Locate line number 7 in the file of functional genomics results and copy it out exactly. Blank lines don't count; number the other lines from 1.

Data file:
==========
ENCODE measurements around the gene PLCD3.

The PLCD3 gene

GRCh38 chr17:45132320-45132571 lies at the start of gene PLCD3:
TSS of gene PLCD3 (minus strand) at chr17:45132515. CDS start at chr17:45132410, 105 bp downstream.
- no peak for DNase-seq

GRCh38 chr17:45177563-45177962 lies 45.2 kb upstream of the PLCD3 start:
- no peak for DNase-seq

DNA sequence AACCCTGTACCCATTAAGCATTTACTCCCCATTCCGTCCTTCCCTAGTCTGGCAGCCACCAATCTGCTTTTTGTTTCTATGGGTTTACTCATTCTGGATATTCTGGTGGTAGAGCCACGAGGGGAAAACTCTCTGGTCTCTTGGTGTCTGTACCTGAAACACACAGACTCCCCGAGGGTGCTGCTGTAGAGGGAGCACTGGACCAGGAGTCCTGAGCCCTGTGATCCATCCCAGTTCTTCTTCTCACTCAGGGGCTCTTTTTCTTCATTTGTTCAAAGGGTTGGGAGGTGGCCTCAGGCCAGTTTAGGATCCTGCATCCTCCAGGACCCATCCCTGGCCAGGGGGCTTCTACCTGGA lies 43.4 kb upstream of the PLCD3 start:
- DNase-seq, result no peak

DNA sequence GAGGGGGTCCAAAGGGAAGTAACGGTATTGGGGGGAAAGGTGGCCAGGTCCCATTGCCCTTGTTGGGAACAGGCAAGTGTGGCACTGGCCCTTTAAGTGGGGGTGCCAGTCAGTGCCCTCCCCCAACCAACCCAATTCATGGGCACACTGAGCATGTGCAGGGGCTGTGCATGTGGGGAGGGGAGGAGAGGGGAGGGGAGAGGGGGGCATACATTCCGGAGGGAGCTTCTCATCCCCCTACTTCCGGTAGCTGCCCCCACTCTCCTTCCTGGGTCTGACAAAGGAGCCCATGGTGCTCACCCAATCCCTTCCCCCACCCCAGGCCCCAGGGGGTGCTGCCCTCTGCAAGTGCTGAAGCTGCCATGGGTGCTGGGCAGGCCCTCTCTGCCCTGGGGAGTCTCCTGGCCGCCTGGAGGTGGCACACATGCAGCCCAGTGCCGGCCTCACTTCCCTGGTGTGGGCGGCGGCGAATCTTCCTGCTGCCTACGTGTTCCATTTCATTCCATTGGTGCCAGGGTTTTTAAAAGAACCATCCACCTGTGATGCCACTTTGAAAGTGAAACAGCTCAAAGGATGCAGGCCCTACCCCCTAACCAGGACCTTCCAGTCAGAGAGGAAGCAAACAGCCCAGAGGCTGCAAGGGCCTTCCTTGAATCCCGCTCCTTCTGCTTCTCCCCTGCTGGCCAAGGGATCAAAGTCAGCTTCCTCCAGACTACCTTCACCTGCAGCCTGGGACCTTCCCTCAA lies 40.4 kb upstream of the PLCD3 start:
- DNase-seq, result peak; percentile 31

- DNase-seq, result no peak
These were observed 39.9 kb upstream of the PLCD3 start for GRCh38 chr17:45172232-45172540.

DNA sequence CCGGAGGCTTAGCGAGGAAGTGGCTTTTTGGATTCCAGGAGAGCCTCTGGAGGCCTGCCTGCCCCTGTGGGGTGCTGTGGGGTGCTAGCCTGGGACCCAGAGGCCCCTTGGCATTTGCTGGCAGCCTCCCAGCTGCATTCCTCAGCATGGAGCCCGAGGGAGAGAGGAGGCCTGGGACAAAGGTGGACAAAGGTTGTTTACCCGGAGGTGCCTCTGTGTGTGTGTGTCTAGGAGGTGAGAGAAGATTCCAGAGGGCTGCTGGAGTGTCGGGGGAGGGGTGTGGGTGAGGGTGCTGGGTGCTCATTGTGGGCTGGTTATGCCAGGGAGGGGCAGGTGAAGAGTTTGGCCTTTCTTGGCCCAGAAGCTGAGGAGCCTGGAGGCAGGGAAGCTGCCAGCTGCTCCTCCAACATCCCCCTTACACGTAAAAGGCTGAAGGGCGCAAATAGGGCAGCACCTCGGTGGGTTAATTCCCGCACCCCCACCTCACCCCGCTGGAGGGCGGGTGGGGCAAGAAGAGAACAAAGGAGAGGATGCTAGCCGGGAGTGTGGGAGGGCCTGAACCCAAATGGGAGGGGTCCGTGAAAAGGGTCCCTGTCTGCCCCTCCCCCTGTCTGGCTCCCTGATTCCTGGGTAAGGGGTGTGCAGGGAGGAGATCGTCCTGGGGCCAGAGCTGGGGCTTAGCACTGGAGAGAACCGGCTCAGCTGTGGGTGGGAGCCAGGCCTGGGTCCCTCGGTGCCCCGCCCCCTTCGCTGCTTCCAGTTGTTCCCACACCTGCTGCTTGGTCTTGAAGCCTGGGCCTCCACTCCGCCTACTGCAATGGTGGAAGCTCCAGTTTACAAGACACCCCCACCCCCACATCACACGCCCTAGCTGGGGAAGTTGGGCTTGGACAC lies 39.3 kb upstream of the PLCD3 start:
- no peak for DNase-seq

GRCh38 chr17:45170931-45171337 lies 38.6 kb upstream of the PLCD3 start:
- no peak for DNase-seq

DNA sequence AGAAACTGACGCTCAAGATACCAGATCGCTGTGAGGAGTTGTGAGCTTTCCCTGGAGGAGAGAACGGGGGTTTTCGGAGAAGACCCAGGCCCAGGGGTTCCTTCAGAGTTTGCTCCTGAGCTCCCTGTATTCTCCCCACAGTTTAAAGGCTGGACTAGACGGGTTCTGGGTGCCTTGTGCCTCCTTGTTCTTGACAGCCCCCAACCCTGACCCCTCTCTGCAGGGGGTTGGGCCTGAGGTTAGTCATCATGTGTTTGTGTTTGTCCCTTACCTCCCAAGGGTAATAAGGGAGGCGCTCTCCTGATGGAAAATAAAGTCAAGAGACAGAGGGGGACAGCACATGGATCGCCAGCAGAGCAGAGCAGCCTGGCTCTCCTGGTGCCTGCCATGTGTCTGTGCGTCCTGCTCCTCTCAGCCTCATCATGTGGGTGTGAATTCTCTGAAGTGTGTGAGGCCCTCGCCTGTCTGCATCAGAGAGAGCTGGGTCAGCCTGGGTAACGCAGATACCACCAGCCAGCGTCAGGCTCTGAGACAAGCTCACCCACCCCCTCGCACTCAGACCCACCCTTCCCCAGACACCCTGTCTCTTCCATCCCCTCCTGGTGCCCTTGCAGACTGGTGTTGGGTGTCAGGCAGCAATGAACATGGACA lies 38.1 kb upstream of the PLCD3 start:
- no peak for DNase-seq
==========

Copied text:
- no peak for DNase-seq